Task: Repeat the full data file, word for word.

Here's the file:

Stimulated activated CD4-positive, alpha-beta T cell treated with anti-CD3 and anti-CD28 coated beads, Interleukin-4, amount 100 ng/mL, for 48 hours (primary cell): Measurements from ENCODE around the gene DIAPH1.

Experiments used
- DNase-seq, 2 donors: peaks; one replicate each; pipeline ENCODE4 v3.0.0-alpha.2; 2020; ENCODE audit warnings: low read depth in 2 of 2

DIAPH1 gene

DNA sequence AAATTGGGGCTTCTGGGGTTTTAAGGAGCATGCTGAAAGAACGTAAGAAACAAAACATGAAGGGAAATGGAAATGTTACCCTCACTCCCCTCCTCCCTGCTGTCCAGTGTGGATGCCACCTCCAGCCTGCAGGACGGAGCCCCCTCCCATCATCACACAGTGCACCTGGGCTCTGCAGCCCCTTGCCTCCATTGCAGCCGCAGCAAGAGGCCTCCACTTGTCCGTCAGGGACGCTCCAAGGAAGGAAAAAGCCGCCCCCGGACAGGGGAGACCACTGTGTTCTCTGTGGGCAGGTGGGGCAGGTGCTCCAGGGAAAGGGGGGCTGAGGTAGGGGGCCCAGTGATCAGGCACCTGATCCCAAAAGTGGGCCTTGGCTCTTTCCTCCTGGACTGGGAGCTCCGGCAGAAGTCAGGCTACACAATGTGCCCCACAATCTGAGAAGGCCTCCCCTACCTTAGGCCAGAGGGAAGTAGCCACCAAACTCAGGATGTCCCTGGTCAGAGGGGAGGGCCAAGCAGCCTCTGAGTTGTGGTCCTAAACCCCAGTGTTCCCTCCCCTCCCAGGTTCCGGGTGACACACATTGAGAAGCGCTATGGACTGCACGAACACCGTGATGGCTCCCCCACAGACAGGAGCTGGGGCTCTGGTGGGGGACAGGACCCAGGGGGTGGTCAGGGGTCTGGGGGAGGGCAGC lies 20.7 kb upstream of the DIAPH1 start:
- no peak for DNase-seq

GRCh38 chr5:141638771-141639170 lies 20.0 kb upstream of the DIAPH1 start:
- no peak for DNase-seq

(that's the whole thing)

Stimulated activated CD4-positive, alpha-beta T cell treated with anti-CD3 and anti-CD28 coated beads, Interleukin-4, amount 100 ng/mL, for 48 hours (primary cell): Measurements from ENCODE around the gene DIAPH1.

Experiments used
- DNase-seq, 2 donors: peaks; one replicate each; pipeline ENCODE4 v3.0.0-alpha.2; 2020; ENCODE audit warnings: low read depth in 2 of 2

DIAPH1 gene

DNA sequence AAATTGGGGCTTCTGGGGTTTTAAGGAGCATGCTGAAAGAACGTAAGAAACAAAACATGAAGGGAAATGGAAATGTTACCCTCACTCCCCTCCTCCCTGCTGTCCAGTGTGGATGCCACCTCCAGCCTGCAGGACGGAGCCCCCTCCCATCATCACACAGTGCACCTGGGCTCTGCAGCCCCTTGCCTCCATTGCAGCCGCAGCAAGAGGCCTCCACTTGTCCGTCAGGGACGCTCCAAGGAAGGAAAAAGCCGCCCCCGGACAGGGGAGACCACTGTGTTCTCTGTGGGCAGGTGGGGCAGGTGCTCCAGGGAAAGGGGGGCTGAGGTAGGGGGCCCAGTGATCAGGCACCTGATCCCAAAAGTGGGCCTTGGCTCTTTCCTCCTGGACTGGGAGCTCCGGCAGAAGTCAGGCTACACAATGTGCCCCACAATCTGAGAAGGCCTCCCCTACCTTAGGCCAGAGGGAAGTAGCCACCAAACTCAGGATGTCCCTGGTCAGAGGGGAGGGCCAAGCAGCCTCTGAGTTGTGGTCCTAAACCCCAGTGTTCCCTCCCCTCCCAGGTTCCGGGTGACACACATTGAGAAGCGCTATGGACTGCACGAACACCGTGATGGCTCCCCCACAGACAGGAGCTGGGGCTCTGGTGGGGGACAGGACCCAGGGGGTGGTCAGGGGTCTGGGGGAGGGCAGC lies 20.7 kb upstream of the DIAPH1 start:
- no peak for DNase-seq

GRCh38 chr5:141638771-141639170 lies 20.0 kb upstream of the DIAPH1 start:
- no peak for DNase-seq